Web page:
Did you know what some mothers are choosing to consume their placenta? It's true. When others find out about this one of two things usually happens: (1) utter disgust or (2) fasination and curiosity. Either way I'm sure you are wondering why they ate it...am I right? Here is one mamas reason behind her choice:
When I was pregnant with my first child, I received prenatal care at a large OBGYN practice and received typical large practice, “mainstream” care. Short appointments, many invasive tests and checks and the urging of a scheduled c section for the delivery of my “very large” baby. At 39 weeks, that baby was born, via scheduled c section and after meeting him in the operating room, I did not see him again for several hours. My recovery was difficult, both physically and emotionally. Breastfeeding was difficult at first, largely due to the swelling and separation during his first hours of life. Physically, I was extremely swollen and sore for many weeks. But with the blessing of extended time off from work and help from family and friends, I was able to begin healing both physically and emotionally.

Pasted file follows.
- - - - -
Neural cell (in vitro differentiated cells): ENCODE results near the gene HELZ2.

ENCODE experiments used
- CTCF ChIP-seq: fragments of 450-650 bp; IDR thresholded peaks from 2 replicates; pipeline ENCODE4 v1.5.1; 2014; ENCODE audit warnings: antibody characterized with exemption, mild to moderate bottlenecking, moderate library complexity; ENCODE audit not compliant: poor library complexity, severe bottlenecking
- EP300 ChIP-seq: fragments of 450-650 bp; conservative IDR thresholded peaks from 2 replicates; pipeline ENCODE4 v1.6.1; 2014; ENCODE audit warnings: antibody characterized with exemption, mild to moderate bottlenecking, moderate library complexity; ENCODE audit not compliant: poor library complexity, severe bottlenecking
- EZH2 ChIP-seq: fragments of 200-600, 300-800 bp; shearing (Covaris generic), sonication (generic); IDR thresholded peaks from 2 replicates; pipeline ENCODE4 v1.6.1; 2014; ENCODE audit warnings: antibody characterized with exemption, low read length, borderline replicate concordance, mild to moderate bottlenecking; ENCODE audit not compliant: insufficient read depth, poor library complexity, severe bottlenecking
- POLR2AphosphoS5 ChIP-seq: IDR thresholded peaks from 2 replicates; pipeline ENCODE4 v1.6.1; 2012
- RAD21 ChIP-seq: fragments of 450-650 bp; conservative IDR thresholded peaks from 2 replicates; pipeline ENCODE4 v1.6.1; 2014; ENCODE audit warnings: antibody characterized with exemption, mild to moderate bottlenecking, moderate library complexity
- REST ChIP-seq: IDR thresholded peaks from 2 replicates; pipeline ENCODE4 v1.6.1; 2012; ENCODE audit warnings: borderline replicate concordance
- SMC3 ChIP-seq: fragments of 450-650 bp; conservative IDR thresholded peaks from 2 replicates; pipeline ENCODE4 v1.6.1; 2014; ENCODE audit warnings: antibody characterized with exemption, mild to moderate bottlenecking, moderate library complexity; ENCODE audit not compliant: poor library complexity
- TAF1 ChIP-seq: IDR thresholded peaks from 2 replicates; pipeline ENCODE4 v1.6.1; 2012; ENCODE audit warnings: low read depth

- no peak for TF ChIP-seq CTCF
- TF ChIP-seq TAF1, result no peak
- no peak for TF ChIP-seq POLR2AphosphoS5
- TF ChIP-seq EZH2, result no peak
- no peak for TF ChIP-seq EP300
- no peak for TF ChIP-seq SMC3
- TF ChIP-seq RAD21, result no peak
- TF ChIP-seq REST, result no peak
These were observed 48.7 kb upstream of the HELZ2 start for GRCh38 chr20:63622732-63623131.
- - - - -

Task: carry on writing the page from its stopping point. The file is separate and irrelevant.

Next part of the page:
When I found out I was pregnant with my second child, my son had just turned two. During those two years I had met many new friends and through them had learned a lot about what pregnancy and birth should be like. I began to heal from the trauma of his delivery and as I talked and read and learned more, I knew that for this next baby, my care, pregnancy and birth would be very different. I was receiving prenatal care from a wonderful midwifery practice and taking a BirthWorks childbirth education class with my husband as we prepared for my VBAC. Tiff Hare of Karma Birth Services was both our childbirth educator and friend who had just begun providing placenta encapsulation services to her clients. I knew of the many benefits, I had read and learned about placentophagy during my journey in learning about birth and the women’s body, but I still was not completely sure it was for me. I spoke to my midwife about it and she encouraged me to consider placenta encapsulation and assured me I would be able to bring my placenta home from the hospital. My husband and I read and spoke about it and decided that with so many benefits, particularly during the postpartum healing period (not forgetting that I would also be caring for a toddler as well as a newborn), I decided to have my placenta encapsulated.